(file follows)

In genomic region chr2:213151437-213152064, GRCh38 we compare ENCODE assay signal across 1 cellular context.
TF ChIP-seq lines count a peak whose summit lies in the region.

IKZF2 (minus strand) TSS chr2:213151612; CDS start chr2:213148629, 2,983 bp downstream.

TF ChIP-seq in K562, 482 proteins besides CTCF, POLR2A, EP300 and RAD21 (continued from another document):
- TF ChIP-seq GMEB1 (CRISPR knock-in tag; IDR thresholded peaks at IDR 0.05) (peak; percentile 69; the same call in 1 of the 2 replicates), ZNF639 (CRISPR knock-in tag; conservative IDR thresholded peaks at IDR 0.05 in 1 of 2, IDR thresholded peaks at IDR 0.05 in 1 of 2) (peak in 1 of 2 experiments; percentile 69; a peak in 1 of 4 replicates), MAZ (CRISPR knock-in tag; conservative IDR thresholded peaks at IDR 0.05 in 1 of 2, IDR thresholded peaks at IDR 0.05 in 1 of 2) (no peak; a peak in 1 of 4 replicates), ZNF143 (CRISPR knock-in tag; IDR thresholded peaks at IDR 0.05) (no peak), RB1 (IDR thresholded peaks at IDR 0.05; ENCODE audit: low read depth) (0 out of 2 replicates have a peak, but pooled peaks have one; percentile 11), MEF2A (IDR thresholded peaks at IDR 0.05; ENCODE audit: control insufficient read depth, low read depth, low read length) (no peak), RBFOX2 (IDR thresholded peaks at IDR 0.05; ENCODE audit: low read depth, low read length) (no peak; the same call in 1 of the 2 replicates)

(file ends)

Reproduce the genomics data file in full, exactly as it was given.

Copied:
In genomic region chr2:213151437-213152064, GRCh38 we compare ENCODE assay signal across 1 cellular context.
TF ChIP-seq lines count a peak whose summit lies in the region.

IKZF2 (minus strand) TSS chr2:213151612; CDS start chr2:213148629, 2,983 bp downstream.

TF ChIP-seq in K562, 482 proteins besides CTCF, POLR2A, EP300 and RAD21 (continued from another document):
- TF ChIP-seq GMEB1 (CRISPR knock-in tag; IDR thresholded peaks at IDR 0.05) (peak; percentile 69; the same call in 1 of the 2 replicates), ZNF639 (CRISPR knock-in tag; conservative IDR thresholded peaks at IDR 0.05 in 1 of 2, IDR thresholded peaks at IDR 0.05 in 1 of 2) (peak in 1 of 2 experiments; percentile 69; a peak in 1 of 4 replicates), MAZ (CRISPR knock-in tag; conservative IDR thresholded peaks at IDR 0.05 in 1 of 2, IDR thresholded peaks at IDR 0.05 in 1 of 2) (no peak; a peak in 1 of 4 replicates), ZNF143 (CRISPR knock-in tag; IDR thresholded peaks at IDR 0.05) (no peak), RB1 (IDR thresholded peaks at IDR 0.05; ENCODE audit: low read depth) (0 out of 2 replicates have a peak, but pooled peaks have one; percentile 11), MEF2A (IDR thresholded peaks at IDR 0.05; ENCODE audit: control insufficient read depth, low read depth, low read length) (no peak), RBFOX2 (IDR thresholded peaks at IDR 0.05; ENCODE audit: low read depth, low read length) (no peak; the same call in 1 of the 2 replicates)